The new Pixel
and Pixel XL
phones are meant to usher in a new era of product convergence that will be unlike anything Google has done so far with its branded gear, including the Nexus line. Google said that it is embarking on this change in order to lock users up tighter to its bread-and-butter software efforts, while the hardware products unveiled tomorrow, svelte as they might be, will serve only as the gateway to Google's search, advertising and information gathering efforts.
This is vertical integration 101, and Google is not shy to admit it wants to duplicate the efforts of companies like Apple or Microsoft in the hardware business. With the Pixels and adjacent paraphernalia, Google is steering the company towards the concept of hardware as a platform for its Google Services, as well as the new Assistant virtual butler that is supposed to usher us in the era of artificial intelligence from the comfort of our homes and phones.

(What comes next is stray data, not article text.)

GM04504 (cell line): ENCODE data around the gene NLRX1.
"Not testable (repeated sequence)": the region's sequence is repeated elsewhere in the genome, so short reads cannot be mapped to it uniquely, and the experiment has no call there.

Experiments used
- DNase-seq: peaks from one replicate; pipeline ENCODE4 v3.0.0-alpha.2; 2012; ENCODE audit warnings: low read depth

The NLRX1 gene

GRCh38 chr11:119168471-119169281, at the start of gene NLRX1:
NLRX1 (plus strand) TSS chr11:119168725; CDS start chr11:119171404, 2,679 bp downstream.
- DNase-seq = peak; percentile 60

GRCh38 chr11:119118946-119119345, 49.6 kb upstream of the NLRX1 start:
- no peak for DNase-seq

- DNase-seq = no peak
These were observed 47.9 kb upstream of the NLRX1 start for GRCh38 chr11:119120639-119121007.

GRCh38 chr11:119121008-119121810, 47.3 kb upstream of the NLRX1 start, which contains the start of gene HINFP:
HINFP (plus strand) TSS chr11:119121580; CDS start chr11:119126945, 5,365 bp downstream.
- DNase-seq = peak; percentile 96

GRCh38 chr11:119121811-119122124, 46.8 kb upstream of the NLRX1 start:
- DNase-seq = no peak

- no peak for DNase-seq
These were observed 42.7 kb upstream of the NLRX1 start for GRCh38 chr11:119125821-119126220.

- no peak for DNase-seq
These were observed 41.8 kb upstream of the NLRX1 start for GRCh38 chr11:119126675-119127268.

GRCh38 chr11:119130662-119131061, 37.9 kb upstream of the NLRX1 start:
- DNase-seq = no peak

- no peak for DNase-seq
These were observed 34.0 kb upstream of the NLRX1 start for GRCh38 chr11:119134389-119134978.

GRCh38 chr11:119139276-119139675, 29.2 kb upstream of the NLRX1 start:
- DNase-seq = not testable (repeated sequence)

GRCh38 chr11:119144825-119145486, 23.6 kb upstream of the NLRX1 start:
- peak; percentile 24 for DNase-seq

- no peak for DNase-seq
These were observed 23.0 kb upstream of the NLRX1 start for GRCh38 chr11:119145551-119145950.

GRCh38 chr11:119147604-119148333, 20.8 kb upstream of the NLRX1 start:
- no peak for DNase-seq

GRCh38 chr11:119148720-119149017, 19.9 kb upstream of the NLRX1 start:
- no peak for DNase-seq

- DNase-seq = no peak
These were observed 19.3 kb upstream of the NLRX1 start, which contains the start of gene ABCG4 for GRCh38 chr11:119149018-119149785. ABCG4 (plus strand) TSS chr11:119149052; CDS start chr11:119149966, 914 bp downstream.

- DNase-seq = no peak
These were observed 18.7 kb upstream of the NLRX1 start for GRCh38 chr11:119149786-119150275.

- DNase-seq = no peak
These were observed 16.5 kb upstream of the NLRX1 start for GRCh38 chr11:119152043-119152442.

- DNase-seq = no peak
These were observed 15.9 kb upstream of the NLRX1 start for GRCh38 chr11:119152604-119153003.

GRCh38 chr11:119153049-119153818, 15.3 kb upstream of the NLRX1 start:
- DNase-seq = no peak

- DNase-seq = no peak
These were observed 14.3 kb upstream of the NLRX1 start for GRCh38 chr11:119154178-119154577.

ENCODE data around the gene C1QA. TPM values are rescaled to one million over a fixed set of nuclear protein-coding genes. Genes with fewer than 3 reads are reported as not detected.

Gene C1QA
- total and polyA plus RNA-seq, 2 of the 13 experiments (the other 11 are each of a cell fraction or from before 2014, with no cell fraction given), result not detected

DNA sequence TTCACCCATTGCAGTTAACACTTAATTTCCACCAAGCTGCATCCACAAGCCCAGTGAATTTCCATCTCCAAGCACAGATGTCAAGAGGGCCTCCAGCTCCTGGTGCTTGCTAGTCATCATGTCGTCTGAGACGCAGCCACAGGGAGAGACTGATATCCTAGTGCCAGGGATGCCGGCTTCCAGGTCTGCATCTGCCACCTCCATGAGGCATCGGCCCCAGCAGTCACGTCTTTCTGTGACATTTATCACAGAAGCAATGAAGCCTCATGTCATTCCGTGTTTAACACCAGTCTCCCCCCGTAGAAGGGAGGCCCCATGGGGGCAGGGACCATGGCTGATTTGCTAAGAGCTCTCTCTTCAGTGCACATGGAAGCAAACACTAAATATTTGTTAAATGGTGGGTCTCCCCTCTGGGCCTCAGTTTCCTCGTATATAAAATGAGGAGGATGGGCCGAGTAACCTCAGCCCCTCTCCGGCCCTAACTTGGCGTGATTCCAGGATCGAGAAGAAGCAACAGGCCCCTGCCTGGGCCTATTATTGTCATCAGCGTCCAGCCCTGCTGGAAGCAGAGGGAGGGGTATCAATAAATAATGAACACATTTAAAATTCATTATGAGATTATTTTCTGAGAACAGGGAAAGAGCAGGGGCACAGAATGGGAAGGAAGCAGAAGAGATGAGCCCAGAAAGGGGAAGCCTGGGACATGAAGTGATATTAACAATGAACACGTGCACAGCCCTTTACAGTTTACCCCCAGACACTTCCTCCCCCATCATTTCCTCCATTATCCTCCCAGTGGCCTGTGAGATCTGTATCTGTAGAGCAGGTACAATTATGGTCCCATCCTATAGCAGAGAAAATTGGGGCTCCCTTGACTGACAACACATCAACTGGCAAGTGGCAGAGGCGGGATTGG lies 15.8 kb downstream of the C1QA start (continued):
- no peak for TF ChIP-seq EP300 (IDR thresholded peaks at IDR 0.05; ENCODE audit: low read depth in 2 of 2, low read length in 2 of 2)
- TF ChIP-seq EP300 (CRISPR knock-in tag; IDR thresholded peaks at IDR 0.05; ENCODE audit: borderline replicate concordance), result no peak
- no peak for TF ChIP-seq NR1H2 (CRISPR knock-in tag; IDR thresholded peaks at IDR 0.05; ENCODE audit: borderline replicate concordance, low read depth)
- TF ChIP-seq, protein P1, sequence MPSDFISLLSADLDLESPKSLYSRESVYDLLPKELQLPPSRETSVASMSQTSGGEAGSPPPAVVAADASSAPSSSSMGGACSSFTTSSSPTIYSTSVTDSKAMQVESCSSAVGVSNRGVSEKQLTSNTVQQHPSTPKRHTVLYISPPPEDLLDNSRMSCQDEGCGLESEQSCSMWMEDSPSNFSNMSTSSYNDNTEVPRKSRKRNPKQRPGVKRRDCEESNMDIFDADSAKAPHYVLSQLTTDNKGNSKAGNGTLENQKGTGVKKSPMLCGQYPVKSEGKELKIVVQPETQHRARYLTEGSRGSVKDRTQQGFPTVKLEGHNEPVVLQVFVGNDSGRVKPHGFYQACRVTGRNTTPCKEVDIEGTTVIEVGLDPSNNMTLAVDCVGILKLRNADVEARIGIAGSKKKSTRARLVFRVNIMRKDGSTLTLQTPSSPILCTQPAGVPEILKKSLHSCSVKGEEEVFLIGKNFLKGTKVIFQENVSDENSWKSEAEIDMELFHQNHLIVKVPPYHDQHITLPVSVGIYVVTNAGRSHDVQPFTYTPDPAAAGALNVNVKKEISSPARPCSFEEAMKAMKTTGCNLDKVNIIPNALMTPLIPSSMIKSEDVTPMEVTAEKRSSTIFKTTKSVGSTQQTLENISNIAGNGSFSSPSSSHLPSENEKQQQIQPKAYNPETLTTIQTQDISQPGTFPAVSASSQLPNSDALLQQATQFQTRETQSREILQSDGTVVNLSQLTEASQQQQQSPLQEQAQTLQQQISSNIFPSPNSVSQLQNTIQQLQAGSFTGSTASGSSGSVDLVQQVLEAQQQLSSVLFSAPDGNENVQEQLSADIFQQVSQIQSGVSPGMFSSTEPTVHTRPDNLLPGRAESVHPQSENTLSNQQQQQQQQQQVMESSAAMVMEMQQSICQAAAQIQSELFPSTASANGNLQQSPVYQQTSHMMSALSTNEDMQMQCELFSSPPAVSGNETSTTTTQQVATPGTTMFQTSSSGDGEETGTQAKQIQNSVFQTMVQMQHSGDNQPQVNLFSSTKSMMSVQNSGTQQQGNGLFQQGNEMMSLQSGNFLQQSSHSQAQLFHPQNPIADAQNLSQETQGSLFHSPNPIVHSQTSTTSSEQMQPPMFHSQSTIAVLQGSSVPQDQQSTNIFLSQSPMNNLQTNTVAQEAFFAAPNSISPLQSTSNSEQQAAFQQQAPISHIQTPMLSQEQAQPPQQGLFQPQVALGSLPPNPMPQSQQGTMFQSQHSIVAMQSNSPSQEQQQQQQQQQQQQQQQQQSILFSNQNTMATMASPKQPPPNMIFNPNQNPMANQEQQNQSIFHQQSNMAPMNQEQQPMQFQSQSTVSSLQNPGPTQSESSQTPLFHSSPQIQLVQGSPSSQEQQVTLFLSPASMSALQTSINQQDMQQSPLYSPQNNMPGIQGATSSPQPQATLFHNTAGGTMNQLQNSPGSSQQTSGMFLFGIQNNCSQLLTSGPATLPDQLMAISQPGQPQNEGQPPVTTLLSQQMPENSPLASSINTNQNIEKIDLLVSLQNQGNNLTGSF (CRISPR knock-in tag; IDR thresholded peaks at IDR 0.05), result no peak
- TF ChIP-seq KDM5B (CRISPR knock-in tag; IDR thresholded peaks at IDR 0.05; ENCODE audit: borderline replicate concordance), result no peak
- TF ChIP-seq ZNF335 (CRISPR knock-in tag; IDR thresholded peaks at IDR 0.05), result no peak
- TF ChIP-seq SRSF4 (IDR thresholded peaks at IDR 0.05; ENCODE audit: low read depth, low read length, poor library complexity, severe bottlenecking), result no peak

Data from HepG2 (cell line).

Google now offers the Home
gear, aka talking Assistant, the Chromecast Ultra
streamer, and, yes, two new phones so you can take the virtual butler with you on the road as well. These phones are now way more expensive than anything Google has done so far when it comes to handsets, and the other new products are also tagged at market prices. The company is thus trying to position itself as a high-end consumer products maker in the ranks of Apple or Samsung, which for now are the only ones that can charge such sums for their flagships, and still sell millions.
That is why we wanted to ask you whether you think Google will succeed in its G-branded consumer electronics venture. After all, according to Google's Rick Osterloh and Rishi Chandra: "This is a coming-out party, without a doubt.. We’re no longer going to be shy about what we think is the right answer for us. What we are going to do is give the OEM ecosystem a chance to compete, meaning it’s a fair playing field." What do you think, does Google stand a chance in the personal electronics fight?